Harry R. Jackson, Jr.

During the last two weeks, I heard an amazing range of speeches from both Democrats and Republicans. After the Democratic Convention, it was hard for me to imagine anything surpassing the showmanship and technical excellence of that gathering. Privileged to attend both conventions, I was able to observe the stark contrast of both style and content of the events. To my surprise the low tech, from-the-heart approach of Sarah Palin and John McCain may create a David-and-Goliath style comeback for the GOP. The Republican National Convention in Minneapolis was an historic moment. It’s historicity, however, is not just based on the gender of its vice president. The amazing shift in the GOP’s campaign focus and theme also strikes me as historic.

In retrospect it is easy to see that choosing an unknown Alaskan governor as his running mate was a stroke of genius by the 72-year old war hero. The genius lies in the energy that Sarah Palin has brought to the conservative ticket. For months, Tony Perkins (President of Family Research Council) and other leading evangelicals have expressed a fundamental concern that the enthusiasm factor for social conservatives has been missing thoroughout this election cycle.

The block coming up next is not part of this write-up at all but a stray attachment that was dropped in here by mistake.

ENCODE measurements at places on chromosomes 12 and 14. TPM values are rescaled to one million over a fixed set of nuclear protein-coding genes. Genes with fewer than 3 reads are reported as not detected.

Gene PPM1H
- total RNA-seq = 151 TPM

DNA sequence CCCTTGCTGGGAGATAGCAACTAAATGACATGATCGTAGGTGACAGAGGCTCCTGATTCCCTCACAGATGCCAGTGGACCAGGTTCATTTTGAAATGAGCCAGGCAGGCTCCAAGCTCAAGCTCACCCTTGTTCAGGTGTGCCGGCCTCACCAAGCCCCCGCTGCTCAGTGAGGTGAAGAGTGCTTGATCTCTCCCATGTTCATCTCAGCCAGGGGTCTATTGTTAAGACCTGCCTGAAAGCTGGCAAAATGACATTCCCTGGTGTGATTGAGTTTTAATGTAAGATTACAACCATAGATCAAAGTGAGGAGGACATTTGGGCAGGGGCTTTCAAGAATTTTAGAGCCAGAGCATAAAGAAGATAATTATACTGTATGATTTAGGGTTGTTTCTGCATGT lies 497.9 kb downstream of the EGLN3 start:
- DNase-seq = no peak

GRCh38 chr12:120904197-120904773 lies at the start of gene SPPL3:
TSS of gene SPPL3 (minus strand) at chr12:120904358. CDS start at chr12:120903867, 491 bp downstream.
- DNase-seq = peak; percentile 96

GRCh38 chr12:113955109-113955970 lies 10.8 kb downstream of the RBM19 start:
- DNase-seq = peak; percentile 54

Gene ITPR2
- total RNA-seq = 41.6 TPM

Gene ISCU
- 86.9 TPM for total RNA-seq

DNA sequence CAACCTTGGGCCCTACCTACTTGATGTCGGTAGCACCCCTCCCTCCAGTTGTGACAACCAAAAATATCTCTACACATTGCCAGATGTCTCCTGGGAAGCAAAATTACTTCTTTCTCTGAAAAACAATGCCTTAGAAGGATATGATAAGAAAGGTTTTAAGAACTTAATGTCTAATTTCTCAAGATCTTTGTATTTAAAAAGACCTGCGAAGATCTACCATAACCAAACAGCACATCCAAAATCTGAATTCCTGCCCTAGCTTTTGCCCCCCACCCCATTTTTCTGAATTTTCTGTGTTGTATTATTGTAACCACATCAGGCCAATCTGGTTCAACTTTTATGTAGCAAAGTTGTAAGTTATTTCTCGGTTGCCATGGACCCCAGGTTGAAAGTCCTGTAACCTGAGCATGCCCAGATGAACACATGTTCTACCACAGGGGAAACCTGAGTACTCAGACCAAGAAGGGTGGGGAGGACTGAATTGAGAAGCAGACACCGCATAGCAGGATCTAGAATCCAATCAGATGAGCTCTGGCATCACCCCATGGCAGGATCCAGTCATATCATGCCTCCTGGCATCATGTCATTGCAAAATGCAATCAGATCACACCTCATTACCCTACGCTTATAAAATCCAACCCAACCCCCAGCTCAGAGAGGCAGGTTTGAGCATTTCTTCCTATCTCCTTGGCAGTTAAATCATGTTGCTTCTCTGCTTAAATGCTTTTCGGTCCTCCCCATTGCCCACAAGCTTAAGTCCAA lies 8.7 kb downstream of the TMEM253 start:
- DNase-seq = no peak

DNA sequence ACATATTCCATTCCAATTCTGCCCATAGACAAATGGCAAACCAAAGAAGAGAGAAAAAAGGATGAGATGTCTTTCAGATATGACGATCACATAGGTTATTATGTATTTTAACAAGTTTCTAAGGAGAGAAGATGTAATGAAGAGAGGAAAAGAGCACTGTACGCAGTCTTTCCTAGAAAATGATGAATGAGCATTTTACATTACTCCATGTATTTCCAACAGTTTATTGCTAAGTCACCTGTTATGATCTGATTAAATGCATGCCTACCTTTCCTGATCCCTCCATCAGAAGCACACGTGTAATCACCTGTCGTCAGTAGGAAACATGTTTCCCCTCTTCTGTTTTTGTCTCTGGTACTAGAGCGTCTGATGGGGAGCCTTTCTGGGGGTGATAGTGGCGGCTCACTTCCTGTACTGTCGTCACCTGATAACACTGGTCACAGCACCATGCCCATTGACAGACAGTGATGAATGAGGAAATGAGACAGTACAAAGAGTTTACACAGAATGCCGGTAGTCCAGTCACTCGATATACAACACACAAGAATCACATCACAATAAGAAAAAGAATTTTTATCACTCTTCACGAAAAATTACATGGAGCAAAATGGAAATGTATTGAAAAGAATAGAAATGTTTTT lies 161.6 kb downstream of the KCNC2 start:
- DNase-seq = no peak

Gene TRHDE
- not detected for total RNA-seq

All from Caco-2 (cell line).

The problem with the evangelical base has been political disillusionment. After the Ted Haggard, Folley, and Abramoff debacles, it is easy for all of us to question the sincerity of national leadership. These recent examples of conservative hypocrisy, teamed with Senator McCain’s early denunciation of widely known, evangelical pastors John Hagee and Rod Parsley made a huge number of evangelicals, both young and old, hesitant to enthusiastically support McCain.

The Palin selection, along with the Saddleback Church Compassion Forum, has instantly restored a huge amount of enthusiasm. In addition, it gave the Senator an opportunity to reassert his claims as a maverick and an agent of change. Despite Democratic attempts to paint McCain as George Bush III, he has never been a “company man.” It was just 12 months ago that leading fiscal and social conservatives were lifting up a politically ominous chorus that declared that McCain was too “moderate.” Palin’s selection gave his detractors a reason to unite around his radical “new vision” for his party.

Harry R. Jackson, Jr.

Bishop Harry Jackson is chairman of the High Impact Leadership Coalition and senior pastor of Hope Christian Church in Beltsville, MD, and co-authored, Personal Faith, Public Policy [FrontLine; March 2008] with Tony Perkins, president of the Family Research Council.